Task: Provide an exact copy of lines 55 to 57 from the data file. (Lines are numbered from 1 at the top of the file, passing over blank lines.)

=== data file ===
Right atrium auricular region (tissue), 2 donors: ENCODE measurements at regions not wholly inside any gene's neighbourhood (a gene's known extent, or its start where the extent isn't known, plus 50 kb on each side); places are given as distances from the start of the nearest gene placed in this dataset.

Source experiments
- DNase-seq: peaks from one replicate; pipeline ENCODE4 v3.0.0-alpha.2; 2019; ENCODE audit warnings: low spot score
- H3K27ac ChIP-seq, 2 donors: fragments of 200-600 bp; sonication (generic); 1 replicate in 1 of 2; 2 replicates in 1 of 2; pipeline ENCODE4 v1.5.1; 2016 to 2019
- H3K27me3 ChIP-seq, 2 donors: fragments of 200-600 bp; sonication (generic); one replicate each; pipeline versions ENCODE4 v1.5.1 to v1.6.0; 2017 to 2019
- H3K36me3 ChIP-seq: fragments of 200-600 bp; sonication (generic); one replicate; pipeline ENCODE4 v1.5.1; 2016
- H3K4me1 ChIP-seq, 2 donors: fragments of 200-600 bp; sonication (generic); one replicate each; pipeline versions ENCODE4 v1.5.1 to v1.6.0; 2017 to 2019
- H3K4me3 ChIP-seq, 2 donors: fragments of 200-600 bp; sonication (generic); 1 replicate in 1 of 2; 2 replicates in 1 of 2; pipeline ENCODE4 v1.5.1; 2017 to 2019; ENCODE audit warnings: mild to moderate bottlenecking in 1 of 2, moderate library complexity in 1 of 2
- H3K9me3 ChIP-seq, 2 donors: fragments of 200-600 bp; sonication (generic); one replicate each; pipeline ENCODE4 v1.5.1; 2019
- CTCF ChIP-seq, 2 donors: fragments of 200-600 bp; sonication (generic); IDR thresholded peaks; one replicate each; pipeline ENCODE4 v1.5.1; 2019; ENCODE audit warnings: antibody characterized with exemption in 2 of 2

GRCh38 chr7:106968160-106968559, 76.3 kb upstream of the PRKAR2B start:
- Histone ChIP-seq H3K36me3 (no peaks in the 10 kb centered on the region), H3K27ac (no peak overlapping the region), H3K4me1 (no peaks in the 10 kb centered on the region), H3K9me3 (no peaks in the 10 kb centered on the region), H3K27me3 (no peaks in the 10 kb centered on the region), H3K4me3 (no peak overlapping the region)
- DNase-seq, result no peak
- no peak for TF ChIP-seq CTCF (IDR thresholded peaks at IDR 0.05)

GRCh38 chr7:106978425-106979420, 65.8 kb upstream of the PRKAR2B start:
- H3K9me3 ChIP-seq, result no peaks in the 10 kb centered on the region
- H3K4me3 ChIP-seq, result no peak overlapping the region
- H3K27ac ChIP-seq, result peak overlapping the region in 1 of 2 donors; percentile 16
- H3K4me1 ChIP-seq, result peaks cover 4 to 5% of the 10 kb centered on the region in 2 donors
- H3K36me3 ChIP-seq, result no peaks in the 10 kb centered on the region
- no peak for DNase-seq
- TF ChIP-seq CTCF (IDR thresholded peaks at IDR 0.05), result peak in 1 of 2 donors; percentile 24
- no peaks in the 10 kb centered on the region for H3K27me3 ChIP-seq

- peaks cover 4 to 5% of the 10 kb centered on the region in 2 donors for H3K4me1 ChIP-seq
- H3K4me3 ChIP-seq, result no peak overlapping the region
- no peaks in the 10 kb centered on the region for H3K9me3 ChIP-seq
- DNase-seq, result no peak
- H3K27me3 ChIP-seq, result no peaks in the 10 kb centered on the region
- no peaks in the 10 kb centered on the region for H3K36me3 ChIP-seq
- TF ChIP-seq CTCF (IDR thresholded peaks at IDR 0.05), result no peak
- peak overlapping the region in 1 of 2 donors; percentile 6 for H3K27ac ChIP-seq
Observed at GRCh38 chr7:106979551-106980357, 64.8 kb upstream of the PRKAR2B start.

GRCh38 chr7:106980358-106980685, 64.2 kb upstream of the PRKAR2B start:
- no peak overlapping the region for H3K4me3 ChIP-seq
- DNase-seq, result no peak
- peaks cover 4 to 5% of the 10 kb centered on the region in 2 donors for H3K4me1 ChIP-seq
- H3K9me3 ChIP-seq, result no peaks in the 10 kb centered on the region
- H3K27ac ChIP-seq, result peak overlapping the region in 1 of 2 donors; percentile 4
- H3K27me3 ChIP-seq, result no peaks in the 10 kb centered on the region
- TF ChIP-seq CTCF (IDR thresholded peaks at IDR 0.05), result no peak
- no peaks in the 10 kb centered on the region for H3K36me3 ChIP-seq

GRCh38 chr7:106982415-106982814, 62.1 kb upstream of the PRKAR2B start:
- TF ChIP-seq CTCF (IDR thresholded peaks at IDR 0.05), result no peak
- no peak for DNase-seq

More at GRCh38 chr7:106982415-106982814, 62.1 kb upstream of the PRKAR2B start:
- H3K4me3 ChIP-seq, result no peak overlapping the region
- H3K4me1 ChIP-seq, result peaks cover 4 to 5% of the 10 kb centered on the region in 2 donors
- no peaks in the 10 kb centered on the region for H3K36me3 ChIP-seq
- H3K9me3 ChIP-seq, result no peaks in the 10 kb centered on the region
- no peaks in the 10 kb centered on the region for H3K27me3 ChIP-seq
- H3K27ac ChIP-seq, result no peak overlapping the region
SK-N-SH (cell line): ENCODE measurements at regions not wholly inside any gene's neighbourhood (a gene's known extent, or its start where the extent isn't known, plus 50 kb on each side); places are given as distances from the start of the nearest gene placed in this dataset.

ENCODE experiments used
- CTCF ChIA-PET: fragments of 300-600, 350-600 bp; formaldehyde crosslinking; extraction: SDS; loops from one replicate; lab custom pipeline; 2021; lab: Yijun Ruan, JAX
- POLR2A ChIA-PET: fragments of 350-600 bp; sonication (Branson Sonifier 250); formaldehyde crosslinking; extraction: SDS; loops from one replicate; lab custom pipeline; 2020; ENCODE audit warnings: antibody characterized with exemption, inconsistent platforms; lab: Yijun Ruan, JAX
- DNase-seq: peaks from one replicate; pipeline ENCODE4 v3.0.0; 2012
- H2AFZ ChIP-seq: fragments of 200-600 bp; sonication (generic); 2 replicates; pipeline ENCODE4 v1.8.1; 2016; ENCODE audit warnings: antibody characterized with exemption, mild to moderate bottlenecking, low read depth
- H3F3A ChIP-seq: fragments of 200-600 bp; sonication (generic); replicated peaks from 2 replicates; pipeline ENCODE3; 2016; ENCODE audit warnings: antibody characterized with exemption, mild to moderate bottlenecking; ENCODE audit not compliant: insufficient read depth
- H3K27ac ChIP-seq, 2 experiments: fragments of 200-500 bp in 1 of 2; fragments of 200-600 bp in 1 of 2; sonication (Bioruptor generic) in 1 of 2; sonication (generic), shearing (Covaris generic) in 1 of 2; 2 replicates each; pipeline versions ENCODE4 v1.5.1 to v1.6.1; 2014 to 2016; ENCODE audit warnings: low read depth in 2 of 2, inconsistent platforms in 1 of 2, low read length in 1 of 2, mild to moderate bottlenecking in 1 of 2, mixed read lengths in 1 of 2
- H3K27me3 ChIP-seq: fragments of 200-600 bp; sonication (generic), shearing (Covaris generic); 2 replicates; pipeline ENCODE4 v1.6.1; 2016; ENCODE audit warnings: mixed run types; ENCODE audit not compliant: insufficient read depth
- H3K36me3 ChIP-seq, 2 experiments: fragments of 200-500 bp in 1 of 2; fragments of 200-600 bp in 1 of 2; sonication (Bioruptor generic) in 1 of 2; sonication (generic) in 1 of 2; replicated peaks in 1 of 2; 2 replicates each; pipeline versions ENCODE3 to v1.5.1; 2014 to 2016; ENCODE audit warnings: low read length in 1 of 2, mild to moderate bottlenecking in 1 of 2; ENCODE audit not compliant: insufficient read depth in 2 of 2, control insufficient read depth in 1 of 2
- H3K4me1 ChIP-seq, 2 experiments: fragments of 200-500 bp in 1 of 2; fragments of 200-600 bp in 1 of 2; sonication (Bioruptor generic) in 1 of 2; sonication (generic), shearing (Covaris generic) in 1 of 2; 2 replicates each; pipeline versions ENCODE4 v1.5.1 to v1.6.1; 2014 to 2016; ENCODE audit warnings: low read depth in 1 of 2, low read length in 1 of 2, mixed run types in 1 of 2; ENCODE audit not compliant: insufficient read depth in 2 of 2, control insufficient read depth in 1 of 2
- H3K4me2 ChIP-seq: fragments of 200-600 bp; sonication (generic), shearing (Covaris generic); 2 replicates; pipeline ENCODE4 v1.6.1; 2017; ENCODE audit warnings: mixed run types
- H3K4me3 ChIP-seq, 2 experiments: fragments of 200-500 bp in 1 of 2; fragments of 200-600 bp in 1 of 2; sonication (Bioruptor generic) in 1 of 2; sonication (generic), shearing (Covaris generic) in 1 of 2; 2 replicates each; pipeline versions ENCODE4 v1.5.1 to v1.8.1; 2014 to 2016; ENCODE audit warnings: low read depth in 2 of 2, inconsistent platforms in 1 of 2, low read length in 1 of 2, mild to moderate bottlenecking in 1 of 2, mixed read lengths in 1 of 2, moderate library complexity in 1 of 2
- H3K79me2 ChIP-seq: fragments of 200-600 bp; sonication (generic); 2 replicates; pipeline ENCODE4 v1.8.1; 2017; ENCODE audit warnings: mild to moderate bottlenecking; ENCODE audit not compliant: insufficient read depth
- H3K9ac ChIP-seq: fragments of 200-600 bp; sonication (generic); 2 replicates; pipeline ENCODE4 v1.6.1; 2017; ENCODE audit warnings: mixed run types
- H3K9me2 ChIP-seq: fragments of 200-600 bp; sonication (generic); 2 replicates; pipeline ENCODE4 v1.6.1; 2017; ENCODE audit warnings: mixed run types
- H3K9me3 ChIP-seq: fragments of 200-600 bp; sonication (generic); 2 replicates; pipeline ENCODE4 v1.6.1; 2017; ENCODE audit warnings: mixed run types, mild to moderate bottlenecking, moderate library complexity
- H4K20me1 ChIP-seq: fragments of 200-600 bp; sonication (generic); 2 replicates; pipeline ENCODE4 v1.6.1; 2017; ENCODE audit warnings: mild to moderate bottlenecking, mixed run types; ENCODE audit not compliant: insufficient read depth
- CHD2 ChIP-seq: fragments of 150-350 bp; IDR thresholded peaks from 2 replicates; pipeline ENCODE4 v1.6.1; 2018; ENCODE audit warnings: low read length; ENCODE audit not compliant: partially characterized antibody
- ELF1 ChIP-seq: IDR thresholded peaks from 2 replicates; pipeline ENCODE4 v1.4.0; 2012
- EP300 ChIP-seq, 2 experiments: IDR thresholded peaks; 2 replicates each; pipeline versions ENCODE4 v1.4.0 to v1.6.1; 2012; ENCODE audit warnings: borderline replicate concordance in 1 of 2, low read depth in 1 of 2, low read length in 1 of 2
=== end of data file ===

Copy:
- POLR2A ChIA-PET: fragments of 350-600 bp; sonication (Branson Sonifier 250); formaldehyde crosslinking; extraction: SDS; loops from one replicate; lab custom pipeline; 2020; ENCODE audit warnings: antibody characterized with exemption, inconsistent platforms; lab: Yijun Ruan, JAX
- DNase-seq: peaks from one replicate; pipeline ENCODE4 v3.0.0; 2012
- H2AFZ ChIP-seq: fragments of 200-600 bp; sonication (generic); 2 replicates; pipeline ENCODE4 v1.8.1; 2016; ENCODE audit warnings: antibody characterized with exemption, mild to moderate bottlenecking, low read depth